Last Updated on February 7, 2023 by Ali Shahid
Known scientifically as Primolius auricollis, the yellow-collared macaw or golden-collared macaw is a small, mainly green bird native to South America. It may also be called Cassin’s Macaw, Golden-naped Macaw, or Yellow-naped Macaw.
Yellow-collared macaws are cute, crafty, and comical. They have all the personality of a large macaw while being smaller, less expensive, and simpler to care for.
The species’ common name is derived from the yellow collar that stretches across the back of its neck. As a small macaw, it is often referred to as a “mini-macaws” in aviculture. It shares a close relationship with Blue-headed Mini Macaws and Illiger’s Mini Macaws.
I recommend them as pets. These birds are brilliant, so training is quite easy, and most of them can talk quite well.
Generally, these parrots are devoted to their families and enjoy receiving attention. Yellow-collared macaws are lively, entertaining birds that can make exceptional pets if cared for properly.
Origin and History of Yellow-Collared Macaw
In 1853, American ornithologist John Cassin described the yellow-collared macaw for the first time. According to some literature, it is also known as Cassin’s macaw or Yellow-naped macaw.
Specifically, the epithet auricollis refers to a neck that is gold-collared, derived from the Latin aurum, meaning gold, and collum, meaning neck. Central South America is the natural habitat of yellow-collared macaws.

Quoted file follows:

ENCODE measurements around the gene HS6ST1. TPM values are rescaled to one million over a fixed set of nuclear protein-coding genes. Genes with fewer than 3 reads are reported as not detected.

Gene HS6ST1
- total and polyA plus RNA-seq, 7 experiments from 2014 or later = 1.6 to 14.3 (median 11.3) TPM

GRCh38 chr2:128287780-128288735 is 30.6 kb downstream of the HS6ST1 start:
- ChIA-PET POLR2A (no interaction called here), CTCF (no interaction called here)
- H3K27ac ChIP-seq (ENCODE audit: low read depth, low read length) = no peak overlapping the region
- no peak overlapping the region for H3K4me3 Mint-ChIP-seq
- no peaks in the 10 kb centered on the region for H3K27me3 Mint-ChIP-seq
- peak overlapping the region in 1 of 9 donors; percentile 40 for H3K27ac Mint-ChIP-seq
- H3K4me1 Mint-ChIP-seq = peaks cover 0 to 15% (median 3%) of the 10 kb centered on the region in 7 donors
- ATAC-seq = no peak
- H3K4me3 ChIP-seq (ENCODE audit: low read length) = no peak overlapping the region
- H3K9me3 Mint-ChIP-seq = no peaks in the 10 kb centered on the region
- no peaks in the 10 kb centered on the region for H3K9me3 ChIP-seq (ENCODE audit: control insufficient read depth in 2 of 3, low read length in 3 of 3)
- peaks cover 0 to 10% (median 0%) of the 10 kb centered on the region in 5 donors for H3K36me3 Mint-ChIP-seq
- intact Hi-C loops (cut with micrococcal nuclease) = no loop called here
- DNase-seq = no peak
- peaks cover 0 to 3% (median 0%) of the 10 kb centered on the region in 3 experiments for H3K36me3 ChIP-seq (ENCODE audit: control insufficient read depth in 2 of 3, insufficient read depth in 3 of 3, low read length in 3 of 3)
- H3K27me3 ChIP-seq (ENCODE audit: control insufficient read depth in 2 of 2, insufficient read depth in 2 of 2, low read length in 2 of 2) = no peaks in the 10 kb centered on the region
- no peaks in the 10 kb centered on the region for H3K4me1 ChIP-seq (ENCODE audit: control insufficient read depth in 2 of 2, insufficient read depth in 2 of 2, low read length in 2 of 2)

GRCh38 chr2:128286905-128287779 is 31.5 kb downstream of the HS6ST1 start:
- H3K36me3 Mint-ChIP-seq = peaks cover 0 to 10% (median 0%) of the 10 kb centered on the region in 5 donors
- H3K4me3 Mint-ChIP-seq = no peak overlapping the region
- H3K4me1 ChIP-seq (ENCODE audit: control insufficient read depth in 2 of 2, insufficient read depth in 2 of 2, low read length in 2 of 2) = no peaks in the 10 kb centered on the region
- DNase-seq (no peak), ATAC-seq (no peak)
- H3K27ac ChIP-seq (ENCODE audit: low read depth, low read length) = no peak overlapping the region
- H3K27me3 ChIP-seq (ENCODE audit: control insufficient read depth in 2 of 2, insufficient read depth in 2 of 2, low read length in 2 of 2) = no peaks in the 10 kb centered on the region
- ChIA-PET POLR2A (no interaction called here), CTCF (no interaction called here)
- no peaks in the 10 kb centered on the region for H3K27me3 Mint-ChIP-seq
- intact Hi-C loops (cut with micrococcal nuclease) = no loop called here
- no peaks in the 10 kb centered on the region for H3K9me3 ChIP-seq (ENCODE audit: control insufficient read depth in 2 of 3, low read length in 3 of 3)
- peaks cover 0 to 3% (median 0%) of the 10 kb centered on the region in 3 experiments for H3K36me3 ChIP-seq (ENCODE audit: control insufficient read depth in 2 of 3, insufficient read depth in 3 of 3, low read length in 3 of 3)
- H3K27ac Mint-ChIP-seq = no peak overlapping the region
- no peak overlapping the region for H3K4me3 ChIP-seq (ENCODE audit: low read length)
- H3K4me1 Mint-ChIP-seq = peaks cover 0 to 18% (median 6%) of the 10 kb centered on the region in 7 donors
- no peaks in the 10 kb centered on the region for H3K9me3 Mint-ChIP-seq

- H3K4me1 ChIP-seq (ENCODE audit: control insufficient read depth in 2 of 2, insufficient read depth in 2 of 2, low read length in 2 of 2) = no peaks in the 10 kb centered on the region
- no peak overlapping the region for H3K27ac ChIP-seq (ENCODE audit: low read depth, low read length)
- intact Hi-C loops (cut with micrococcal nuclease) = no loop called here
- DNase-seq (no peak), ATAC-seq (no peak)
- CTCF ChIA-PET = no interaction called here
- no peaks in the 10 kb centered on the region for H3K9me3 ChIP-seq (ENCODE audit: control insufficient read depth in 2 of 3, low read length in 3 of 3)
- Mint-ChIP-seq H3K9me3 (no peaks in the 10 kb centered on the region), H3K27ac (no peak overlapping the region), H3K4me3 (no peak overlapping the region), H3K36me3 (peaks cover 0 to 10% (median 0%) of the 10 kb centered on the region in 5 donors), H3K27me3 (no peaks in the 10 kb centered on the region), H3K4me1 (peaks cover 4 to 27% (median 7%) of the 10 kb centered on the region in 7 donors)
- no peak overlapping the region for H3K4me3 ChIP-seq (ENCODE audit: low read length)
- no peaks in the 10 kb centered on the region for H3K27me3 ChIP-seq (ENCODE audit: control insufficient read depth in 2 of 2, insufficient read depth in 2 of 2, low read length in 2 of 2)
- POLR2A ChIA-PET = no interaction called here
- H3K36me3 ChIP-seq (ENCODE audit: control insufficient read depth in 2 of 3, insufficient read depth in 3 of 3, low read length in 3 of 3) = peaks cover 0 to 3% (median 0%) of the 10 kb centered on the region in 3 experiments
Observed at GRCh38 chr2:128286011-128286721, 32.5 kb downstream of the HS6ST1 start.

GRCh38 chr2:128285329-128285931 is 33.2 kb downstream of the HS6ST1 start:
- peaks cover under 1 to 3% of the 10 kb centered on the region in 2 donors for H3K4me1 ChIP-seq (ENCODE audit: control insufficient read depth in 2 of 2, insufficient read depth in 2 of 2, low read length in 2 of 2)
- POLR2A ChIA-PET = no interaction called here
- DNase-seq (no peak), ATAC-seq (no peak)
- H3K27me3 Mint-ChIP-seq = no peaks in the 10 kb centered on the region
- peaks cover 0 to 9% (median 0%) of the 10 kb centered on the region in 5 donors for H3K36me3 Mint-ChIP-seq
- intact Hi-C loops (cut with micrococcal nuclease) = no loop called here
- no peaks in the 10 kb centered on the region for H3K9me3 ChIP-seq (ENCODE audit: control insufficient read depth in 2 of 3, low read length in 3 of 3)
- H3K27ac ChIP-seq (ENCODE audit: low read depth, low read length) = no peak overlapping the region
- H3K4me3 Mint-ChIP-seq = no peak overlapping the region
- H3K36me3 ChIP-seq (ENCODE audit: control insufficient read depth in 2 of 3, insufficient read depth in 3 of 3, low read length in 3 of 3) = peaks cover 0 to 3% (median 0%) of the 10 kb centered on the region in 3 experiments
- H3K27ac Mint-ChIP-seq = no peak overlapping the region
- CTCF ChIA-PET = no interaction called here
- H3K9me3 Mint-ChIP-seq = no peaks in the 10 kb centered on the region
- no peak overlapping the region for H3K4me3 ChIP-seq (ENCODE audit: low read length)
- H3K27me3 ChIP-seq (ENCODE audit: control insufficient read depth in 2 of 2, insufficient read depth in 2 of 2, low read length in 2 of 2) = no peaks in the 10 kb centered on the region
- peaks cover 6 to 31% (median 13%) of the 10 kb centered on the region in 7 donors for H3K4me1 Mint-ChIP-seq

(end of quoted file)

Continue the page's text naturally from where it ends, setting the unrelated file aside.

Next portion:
Besides Bolivia and Brazil, their range also extends into northern Paraguay and Argentina. The yellow-collared macaw forms close bonds with its mate, and even in flocks, they rarely separate from it.
During the breeding season, they nest in tree cavities in low woodlands and tropical forests. There is a dispute regarding the taxonomy of this species.
According to some, this species belongs to the Ara genus and is classified as a small parrot similar to a severe macaw.
Alternatively, this bird has been grouped in the Primolius genus with other mini macaws such as Illiger’s macaw, which is the closest relative of the yellow-collared macaw.
This yellow-collared bird was formerly referred to by a name that was unrelated to both species, Propyrrhura auricollis, which further complicates matters.
The Yellow-collared macaw is one of the largest species of mini macaw. Their size ranges from 14.96 to 15.75 inches (38 cm – 40 cm), of which about half is made up of long tail feathers; their weight ranges from 8.8 to 9.9 ounces (250 to 280 grams).
Its plumage consists primarily of green, with a few patches of blue, maroon, and yellow markings. They are so named due to their most distinctive feature, the yellow collar which grows in width and brightness as they age.
The front of the head and the crown are brownish-black. White facial skin is characteristic of these creatures, along with dark feather tracks under the eyes. An outer wing feather may be bluish in color.
In contrast, the upper portion of a tail feather may be green or blue, and the lower half may be maroon or wine in color. A pale yellowish color appears on the legs and feet. It has orange eyes (iris). There is no difference between males and females.